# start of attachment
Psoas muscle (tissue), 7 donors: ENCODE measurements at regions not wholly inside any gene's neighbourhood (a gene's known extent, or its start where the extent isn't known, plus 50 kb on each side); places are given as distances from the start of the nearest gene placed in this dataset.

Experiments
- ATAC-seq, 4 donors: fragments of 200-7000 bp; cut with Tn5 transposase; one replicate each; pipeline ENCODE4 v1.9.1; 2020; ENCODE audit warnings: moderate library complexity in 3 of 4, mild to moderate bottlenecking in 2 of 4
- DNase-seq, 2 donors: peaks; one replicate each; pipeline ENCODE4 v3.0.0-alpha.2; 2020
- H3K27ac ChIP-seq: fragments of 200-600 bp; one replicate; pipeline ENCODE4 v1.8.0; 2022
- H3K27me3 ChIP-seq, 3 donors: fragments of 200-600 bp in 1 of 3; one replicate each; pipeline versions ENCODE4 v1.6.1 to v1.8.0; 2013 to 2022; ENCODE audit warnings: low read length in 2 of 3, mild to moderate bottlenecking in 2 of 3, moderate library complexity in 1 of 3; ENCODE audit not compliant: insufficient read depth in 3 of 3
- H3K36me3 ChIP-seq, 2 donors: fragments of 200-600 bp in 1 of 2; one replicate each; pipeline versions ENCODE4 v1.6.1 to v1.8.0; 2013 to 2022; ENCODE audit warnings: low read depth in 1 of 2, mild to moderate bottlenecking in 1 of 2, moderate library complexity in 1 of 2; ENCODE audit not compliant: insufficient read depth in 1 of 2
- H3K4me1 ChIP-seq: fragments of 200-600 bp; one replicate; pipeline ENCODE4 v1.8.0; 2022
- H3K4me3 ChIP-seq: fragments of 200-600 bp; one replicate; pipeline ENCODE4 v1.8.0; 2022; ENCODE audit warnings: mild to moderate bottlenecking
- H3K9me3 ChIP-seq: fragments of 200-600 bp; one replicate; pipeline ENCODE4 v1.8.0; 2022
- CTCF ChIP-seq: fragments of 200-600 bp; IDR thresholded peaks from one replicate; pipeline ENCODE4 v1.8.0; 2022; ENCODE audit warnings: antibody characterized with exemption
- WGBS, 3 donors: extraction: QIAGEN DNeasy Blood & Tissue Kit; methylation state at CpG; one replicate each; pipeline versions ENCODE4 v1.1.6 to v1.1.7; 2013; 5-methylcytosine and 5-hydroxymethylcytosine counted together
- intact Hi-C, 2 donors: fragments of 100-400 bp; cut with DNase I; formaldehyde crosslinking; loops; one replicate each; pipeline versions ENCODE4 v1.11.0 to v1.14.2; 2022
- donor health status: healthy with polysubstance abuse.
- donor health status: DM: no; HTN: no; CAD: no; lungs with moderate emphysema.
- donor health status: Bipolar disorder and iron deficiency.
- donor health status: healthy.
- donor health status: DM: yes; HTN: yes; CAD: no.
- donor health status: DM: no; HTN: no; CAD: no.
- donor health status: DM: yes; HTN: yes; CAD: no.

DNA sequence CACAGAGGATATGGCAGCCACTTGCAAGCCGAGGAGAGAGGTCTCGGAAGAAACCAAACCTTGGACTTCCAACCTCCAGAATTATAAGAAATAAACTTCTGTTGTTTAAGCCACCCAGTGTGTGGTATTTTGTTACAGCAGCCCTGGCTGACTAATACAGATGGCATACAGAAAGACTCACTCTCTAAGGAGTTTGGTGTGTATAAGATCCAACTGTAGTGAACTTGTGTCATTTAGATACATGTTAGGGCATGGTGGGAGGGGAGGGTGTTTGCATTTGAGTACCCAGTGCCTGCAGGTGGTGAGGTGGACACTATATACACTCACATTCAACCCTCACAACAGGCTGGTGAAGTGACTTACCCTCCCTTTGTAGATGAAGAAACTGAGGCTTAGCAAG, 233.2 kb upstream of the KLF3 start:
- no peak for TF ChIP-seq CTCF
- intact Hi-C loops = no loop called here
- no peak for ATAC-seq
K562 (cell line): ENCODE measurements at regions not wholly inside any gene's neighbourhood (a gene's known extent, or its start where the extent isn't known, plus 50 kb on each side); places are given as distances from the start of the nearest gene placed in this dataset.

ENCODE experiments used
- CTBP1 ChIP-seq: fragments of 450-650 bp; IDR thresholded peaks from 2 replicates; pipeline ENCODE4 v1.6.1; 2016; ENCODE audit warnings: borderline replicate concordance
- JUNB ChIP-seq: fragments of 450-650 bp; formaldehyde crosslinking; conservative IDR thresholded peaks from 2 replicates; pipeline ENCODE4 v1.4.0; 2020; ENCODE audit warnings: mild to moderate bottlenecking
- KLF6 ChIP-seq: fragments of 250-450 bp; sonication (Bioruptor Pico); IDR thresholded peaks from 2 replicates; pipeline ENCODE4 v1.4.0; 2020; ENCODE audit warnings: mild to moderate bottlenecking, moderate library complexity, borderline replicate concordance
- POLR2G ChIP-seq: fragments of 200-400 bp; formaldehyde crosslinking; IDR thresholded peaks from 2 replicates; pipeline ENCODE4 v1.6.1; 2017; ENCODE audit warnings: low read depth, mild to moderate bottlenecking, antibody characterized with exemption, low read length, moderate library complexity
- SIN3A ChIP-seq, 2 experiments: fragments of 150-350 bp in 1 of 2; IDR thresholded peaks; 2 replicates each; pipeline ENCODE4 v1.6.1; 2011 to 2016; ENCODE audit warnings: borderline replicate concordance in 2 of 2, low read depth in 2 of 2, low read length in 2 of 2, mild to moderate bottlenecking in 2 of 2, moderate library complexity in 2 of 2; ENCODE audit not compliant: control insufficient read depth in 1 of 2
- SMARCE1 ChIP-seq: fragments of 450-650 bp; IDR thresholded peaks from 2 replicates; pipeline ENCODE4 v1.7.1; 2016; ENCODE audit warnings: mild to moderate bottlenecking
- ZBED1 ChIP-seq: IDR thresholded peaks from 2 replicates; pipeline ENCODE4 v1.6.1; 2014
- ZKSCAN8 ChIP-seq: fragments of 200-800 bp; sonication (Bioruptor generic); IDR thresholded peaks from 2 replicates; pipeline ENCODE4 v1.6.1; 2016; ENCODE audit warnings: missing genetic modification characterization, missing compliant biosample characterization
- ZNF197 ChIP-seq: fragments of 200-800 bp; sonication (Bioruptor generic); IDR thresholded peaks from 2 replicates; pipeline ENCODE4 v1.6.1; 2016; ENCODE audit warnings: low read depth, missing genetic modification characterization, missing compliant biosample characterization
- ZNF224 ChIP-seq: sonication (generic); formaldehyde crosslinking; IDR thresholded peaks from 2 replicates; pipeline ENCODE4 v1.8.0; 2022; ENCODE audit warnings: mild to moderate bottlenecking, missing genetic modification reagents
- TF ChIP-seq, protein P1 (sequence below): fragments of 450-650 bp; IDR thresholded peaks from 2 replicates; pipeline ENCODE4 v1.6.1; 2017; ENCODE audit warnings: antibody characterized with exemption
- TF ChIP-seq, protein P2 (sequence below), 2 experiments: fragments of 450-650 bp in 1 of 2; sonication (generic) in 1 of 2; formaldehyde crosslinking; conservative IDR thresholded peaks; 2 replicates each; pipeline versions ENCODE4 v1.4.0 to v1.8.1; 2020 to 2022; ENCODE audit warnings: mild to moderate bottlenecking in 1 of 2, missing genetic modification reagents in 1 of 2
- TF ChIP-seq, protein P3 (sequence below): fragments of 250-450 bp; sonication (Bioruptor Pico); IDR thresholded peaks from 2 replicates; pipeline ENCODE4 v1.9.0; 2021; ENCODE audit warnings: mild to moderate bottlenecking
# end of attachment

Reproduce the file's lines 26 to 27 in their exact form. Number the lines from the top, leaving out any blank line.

ENCODE experiments used
- CTBP1 ChIP-seq: fragments of 450-650 bp; IDR thresholded peaks from 2 replicates; pipeline ENCODE4 v1.6.1; 2016; ENCODE audit warnings: borderline replicate concordance